In a brief news release from Intel this afternoon, the chip firm has announced that it has closed on the first stage of its deal to sell its SSD business to SK hynix. As of today, SK hynix has now formally acquired the bulk of Intel’s NAND and SSD businesses, as well as the company’s NAND fab in Dalian, China. Intel will continue to hold a small stake until 2025, and in the meantime Intel’s former SSD assets have been spun-off into a new SK hynix subsidiary, Solidigm.

The Intel-SK hynix deal was first announced in October of 2020, with the two companies inking a deal to transfer over Intel’s NAND and SSD operations over to SK hynix over a several year timeframe. The deal, valued at $9 billion, would see Intel retain all of their Optane/3D XPoint technology and patents, while SK Hynix would receive all of Intel’s NAND-related business, including the Dalian NAND fab and Intel’s SSD business interests.

Now, with approval of the deal from all of the necessary regulatory bodies, the two companies have been able to close on the first part of the deal. The “first closing,” as Intel puts it, has transferred the Dalian fab as well as part of Intel’s SSD IP portfolio to SK hynix. Some employees are also being transferred – essentially all those who aren't working for the fab or are involved in R&D. In return, SK hynix has paid Intel the first $7 billion of the deal.

The rest of the deal is set to close in three and a half years from now, in or around March of 2025. From now until then, Intel will continue to use the Dalian fab to manufacture NAND wafers. To do so, Intel has held on to some of their NAND-related IP, their R&D employees, and the fab employees. All of those assets will then finally be transferred to SK hynix once the deal fully closes and SK hynix pays Intel the final $2 billion.

Finally, SK hynix is taking the Intel assets they’ve acquired thus far and placing them into a new spin-off company, Solidigm. The standalone subsidiary, whose name is apparently a play on “paradigm” and “solid state storage” has set up shop in San Jose, and is being run by former Intel Non-Volatile Memory Solutions Group SVP and GM, Rob Crooke. Solidigm, in turn, has inherited Intel’s current NAND SSD product lineup; this includes Intel’s 660p and 670p client SSDs, as well as their D3/D5/D7 data center SSDs, which are now in the process of becoming Solidigm products.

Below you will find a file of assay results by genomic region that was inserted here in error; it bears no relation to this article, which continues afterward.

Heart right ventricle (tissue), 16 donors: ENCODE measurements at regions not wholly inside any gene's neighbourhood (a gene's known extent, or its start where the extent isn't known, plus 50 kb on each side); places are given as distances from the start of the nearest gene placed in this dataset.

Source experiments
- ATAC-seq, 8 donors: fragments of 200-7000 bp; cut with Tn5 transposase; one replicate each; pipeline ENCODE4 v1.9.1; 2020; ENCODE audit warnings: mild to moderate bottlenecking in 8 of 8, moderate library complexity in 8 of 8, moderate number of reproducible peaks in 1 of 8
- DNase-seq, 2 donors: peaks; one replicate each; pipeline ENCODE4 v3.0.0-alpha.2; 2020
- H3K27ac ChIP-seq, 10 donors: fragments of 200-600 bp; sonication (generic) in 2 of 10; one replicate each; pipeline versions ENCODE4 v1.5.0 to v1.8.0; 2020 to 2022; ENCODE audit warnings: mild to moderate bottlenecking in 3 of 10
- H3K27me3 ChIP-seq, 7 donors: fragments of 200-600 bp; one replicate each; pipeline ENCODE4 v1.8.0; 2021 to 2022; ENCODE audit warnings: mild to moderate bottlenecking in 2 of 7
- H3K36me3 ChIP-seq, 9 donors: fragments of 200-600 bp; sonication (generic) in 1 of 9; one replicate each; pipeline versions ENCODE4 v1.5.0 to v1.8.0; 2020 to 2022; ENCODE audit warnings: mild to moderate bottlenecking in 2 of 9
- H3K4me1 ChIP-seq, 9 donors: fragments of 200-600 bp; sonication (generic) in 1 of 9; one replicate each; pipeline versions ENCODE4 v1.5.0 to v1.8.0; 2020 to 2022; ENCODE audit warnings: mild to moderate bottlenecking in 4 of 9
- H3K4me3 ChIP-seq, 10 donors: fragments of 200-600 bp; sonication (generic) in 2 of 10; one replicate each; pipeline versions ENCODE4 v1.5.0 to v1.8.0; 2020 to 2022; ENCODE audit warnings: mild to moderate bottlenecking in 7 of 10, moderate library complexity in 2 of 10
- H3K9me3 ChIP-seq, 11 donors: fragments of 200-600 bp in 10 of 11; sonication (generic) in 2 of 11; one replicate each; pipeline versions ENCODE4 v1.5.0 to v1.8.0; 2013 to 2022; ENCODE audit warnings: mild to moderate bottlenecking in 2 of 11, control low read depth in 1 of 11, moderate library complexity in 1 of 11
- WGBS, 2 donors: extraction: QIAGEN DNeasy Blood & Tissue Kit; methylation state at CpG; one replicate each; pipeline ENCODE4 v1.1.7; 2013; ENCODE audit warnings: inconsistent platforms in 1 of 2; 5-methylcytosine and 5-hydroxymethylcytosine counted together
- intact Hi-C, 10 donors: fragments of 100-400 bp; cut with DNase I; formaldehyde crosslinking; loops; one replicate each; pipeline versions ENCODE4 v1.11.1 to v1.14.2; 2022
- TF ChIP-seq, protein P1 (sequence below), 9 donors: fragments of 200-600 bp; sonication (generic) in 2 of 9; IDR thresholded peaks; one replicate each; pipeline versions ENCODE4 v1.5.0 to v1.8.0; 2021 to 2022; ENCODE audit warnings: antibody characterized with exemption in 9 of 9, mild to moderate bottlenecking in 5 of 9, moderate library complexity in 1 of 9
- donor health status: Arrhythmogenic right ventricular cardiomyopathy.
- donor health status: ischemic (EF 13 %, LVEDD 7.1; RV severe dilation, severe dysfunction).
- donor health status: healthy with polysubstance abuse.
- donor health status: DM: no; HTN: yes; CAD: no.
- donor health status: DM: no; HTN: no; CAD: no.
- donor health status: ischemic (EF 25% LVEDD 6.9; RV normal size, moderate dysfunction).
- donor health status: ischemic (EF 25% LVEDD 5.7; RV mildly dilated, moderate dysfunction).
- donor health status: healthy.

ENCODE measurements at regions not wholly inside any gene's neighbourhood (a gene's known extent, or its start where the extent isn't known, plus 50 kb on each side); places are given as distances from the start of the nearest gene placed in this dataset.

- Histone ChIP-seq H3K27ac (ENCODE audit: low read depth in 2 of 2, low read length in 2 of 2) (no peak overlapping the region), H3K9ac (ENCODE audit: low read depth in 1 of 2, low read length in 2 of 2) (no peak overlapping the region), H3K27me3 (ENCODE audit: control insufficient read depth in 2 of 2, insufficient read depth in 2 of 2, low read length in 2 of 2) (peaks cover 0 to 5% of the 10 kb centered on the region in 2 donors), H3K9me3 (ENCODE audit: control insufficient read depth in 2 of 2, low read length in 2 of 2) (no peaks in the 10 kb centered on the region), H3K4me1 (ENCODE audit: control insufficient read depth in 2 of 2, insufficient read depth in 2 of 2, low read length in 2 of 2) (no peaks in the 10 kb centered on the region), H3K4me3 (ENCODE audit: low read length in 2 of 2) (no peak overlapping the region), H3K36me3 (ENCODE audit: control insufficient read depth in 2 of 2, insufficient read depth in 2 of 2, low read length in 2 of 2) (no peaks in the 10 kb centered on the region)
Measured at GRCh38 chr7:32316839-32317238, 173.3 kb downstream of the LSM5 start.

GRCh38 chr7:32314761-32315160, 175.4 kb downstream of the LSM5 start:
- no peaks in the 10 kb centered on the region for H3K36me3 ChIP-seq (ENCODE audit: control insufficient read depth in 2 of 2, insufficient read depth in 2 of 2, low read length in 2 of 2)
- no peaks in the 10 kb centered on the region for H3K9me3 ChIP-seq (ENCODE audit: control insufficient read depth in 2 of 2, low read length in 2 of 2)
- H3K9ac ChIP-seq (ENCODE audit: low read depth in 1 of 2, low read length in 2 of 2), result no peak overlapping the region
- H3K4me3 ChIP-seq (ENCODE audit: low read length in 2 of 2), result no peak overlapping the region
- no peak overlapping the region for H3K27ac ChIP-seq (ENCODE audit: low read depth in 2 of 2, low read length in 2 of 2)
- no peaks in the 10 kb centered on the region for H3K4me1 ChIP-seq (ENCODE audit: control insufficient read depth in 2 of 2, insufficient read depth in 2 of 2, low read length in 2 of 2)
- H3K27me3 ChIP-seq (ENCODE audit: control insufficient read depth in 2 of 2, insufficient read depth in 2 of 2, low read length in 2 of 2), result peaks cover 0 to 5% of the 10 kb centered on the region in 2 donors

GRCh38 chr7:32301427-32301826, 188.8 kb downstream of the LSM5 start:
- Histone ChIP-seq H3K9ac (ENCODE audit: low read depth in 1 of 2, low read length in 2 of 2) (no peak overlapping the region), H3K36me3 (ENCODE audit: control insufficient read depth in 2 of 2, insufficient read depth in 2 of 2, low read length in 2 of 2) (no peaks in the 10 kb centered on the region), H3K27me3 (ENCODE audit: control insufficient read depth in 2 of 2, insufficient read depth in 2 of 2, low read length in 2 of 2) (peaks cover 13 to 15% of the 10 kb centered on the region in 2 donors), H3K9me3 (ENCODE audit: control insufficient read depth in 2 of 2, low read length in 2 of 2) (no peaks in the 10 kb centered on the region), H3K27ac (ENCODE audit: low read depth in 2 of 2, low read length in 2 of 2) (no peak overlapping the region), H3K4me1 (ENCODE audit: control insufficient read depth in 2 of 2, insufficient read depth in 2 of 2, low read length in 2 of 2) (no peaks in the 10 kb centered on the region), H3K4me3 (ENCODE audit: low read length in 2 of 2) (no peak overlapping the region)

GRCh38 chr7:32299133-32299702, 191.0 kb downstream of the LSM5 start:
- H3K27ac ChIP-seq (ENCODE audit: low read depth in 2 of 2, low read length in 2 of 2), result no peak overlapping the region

Source: Intel

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  • stanleyipkiss - Thursday, December 30, 2021 - link

    Pretty crappy name right there.
    And I was just warming up to Toshiba's "Kioxia" re-branding/spin-off
    Reply
  • Mr Perfect - Thursday, December 30, 2021 - link

    Oh, I dunno. The new company name sounds enough like Cyberdyne from Terminator 2 to trigger some nostalgia. Reply
  • Pneumothorax - Thursday, December 30, 2021 - link

    The English language is running out of non trademarked names. Look at the ridiculous drug names they’re coming up with now. Reply
  • FunBunny2 - Thursday, December 30, 2021 - link

    "Look at the ridiculous drug names they’re coming up with now. "

    yeah, but it pays well. the sort of job I always wanted. not so cool as "Six Days of the Condor", though.
    Reply
  • Oxford Guy - Friday, December 31, 2021 - link

    Switch to Klingon. Reply
  • spaceship9876 - Thursday, December 30, 2021 - link

    Sounds like a bad deal for SK Hynix. Reply
  • FwFred - Thursday, December 30, 2021 - link

    Last quarter NSG/Solidigm (now that Optane is no longer included) was very profitable making $442M in profit off $1.1B revenue. The efficiencies of the merger should make this new company more profitable over time. Reply
  • Drumsticks - Thursday, December 30, 2021 - link

    So if they can just manage to sustain that, *napkin math* it’ll take in the realm of 5 years to break even (1.6B profit a year. Ignoring quarterly fluctuations etc. napkin math!)

    In all honesty, thats better than plenty of acquisitions that appear to need decades to pay off.
    Reply
  • FunBunny2 - Thursday, December 30, 2021 - link

    "it’ll take in the realm of 5 years to break even "

    considering what Treasuries are going for these days, it's a steal.
    Reply
  • Wereweeb - Thursday, December 30, 2021 - link

    Yeah, on the contrary, Intel is just throwing away their SSD group. Reply

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